Skip to Content

Can Volkswagen turn it around in the U.S.?

VW Automobile AssemblyVW Automobile Assembly

The U.S. automotive market is on a tear in 2014, with first-half sales up 4.3% in unit terms and the seasonally adjusted pace for June better than at any time since 2006. A notable exception has been the sales of Volkswagen, down 22% for the month and 13.4% for the year.

VW’s anemic sales performance in the midst of a climbing U.S. market should be doubly troubling to the brain trust at headquarters in Wolfsburg, Germany. VW executives have asserted that a strong U.S. presence is key to its goal of attaining No. 1 status in the world by 2018.

While the VW brand is leading Europe and surging in China, it’s actually going backward in the U.S., having been surpassed by newer entrants to the market, notably South Korea’s Hyundai and Kia.  The immediate reason is that VW’s car models, while attractive to a small base of fans, are mostly at odds with the preferences of American consumers in size, price and utility.

“Volkswagen has been and continues to be in a new product drought. It simply doesn’t have the vehicles or the breadth of product portfolio to capitalize,”  said Michelle Krebs, senior analyst for VW, for example,“is missing out on the fastest growing segment in the market, the compact utility. It has the Tiguan but it can’t compete with the likes of Ford Escape, Honda CRV and RAV 4.”

While the price of the Tiguan is roughly comparable to a Toyota RAV4 or Honda CRV, its operating costs are about 20% higher per mile, according to, partly due to worse fuel economy.

The automaker’s Chattanooga, Tennessee plant—opened in April 2011—has been manufacturing a Passat family sedan that is much more competitive with the top performers in its class than a previous European-built Passat. Oddly, VW so far has failed to follow up Passat with a similar-sized crossover, the introduction of which dealers have been urging.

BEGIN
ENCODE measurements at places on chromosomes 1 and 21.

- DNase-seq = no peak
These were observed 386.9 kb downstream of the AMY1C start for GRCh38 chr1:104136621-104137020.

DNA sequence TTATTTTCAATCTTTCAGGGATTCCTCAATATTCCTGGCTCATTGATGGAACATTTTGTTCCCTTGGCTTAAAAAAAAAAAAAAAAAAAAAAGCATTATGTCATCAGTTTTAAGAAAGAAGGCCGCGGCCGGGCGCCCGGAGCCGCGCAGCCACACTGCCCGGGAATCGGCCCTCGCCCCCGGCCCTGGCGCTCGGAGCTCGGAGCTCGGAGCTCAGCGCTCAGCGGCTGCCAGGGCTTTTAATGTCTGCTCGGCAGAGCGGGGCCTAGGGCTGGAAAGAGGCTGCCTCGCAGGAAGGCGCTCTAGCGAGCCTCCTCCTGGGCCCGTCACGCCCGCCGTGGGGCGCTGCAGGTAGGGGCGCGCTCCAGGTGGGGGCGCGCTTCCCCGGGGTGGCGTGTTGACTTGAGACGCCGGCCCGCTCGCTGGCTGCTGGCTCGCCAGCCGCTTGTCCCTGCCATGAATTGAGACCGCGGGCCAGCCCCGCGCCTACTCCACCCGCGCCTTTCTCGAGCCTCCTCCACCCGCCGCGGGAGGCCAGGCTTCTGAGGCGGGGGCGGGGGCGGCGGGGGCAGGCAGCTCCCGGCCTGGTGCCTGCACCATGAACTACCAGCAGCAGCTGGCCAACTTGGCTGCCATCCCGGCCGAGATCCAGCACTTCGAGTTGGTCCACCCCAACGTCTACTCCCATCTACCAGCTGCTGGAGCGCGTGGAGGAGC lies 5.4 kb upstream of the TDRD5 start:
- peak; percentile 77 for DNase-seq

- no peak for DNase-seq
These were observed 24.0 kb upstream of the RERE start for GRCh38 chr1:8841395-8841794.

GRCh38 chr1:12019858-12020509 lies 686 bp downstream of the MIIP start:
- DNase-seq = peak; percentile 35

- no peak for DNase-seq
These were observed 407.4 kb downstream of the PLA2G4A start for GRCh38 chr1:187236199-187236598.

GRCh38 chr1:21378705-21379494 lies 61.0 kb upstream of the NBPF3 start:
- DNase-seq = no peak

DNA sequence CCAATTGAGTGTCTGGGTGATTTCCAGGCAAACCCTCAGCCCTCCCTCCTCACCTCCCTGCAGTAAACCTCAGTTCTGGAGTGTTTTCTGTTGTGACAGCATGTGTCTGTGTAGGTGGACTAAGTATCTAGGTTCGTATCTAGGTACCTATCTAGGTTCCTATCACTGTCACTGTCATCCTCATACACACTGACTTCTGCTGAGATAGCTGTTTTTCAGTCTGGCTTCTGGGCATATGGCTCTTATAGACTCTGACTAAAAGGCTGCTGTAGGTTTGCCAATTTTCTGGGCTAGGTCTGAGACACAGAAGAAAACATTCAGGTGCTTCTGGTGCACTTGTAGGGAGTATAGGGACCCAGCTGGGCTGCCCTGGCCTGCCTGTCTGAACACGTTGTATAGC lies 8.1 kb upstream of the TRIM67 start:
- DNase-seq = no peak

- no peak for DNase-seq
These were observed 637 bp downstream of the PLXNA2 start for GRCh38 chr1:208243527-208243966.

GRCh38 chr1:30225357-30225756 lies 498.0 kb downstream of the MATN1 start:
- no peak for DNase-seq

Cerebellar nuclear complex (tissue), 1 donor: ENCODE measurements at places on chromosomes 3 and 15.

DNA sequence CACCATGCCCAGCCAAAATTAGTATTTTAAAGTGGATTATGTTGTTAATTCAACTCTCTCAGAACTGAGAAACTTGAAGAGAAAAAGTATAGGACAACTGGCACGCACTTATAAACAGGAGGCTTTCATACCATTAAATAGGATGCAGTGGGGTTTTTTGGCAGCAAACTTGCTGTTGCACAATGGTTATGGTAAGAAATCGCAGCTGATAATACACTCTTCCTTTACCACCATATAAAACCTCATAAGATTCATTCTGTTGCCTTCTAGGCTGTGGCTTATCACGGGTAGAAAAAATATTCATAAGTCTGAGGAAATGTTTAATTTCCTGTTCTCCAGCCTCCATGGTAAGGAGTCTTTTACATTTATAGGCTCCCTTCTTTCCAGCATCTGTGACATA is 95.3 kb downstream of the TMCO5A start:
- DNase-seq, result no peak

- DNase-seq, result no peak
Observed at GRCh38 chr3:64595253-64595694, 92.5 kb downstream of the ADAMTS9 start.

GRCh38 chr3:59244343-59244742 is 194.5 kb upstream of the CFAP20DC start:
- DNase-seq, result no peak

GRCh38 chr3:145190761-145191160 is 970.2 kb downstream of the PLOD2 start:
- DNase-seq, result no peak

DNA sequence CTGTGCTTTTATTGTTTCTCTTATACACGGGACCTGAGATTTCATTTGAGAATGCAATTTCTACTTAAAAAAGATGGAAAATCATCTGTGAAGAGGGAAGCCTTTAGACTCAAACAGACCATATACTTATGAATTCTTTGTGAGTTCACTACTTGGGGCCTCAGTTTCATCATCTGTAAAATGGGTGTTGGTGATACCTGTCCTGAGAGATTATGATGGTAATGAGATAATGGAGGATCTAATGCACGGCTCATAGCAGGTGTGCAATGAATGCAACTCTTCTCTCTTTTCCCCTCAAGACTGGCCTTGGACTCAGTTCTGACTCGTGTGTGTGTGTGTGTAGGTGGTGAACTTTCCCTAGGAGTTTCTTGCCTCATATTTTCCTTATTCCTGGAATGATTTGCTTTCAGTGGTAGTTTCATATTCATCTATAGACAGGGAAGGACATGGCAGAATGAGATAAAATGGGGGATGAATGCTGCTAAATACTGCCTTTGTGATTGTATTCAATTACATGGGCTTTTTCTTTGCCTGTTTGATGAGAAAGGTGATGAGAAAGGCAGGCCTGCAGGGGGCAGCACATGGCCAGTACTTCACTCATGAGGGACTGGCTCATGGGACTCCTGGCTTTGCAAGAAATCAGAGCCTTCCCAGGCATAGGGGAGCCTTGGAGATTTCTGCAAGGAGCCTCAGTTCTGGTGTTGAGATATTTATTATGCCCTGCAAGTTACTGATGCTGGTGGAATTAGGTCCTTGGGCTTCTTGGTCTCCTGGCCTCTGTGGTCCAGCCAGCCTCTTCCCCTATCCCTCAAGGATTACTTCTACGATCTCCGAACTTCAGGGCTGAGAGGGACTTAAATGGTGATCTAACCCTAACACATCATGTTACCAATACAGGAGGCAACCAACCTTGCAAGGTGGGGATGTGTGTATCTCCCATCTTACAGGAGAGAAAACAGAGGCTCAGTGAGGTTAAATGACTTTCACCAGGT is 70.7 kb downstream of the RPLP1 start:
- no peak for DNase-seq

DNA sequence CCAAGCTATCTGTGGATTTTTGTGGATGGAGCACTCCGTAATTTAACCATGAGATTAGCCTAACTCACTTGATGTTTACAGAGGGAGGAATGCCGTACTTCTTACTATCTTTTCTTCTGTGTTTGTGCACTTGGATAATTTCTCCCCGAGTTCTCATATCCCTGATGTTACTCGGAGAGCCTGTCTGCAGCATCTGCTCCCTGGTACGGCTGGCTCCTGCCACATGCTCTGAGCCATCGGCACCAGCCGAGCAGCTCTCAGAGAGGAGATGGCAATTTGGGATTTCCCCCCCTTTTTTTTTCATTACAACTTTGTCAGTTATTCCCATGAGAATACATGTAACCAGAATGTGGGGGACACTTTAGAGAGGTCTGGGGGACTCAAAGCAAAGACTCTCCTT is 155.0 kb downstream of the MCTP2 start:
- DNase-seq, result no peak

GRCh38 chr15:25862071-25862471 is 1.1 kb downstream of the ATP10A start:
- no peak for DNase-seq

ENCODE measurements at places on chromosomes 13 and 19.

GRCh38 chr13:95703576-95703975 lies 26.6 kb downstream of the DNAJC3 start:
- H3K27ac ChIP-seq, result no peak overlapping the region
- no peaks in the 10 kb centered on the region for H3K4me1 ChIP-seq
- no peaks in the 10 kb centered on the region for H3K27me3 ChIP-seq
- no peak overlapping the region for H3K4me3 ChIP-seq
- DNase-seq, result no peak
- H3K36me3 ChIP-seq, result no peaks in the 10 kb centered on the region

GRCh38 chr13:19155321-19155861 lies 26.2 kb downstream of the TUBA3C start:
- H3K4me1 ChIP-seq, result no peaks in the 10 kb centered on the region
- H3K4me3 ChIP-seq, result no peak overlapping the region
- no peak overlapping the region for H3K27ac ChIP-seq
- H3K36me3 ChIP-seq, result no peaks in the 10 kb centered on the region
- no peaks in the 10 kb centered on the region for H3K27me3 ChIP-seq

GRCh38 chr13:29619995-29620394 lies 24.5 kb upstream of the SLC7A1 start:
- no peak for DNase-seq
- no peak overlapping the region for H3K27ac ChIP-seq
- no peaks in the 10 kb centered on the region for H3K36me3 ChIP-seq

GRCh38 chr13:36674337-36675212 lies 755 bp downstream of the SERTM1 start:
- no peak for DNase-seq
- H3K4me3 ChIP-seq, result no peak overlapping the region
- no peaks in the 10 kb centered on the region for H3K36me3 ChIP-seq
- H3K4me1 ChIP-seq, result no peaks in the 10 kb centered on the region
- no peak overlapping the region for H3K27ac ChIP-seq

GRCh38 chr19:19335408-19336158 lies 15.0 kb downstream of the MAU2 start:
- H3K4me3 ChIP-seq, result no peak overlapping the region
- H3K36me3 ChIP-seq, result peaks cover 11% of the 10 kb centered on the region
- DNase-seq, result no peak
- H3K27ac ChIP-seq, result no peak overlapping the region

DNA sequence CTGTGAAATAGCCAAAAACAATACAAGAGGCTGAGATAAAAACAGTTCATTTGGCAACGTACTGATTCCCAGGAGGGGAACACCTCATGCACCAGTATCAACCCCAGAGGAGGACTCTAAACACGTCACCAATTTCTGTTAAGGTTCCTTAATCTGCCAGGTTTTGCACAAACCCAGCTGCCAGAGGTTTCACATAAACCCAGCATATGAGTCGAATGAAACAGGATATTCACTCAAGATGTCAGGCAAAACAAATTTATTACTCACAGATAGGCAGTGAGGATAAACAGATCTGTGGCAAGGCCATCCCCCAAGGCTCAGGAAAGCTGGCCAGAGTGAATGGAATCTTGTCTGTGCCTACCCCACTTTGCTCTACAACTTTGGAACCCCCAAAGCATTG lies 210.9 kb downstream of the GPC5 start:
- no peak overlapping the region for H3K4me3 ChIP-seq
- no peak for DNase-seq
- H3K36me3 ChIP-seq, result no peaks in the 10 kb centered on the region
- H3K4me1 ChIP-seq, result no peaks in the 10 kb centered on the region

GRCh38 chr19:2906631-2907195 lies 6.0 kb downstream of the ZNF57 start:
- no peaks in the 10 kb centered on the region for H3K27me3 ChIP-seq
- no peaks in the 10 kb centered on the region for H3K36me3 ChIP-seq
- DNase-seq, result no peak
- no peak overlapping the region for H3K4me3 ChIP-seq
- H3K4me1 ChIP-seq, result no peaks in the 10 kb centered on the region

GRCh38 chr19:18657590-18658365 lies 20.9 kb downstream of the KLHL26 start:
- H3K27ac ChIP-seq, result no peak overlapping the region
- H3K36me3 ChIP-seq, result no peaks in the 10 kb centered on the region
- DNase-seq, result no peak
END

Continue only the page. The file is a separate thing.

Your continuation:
VW dealers in the U.S. are disappointed, having invested heavily in their stores for the past few years with the understanding that the German automaker intended to boost its offerings and modify them to be pleasing to a broader U.S. consumer audience.

Incredibly, the original Beetle was the last VW model to capture American mass-market interest. The Rabbit was actually a Dog, plagued by defects and poor quality.  Earlier VW managements weren’t committed to learning the American idiom, choosing rather to find consumers who favored the VW style that appealed to Europeans.

VW’s luxury franchise, Audi, nearly closed its doors in the early 1990s before bouncing back to become on of the U.S.’s coolest brands, a rival to BMW and Lexus.

“It will be a couple more years before VW’s entire model line is fully refreshed on the new platform system,” predicted Karl Brauer, an analyst for  “Don’t expect VW’s sales trends in the U.S. to change any time soon.”

Within weeks or maybe a few months the automaker is expected to announce a plan to build the Tiguan replacement, either in Chattanooga or in Puebla, Mexico.  Assuming that happens, the new model won’t reach showrooms for at least two more years.

VW may reach its goal of global sales domination anyway. But the celebration in Wolfsburg will be more joyous if a U.S. turnaround is one of the reasons.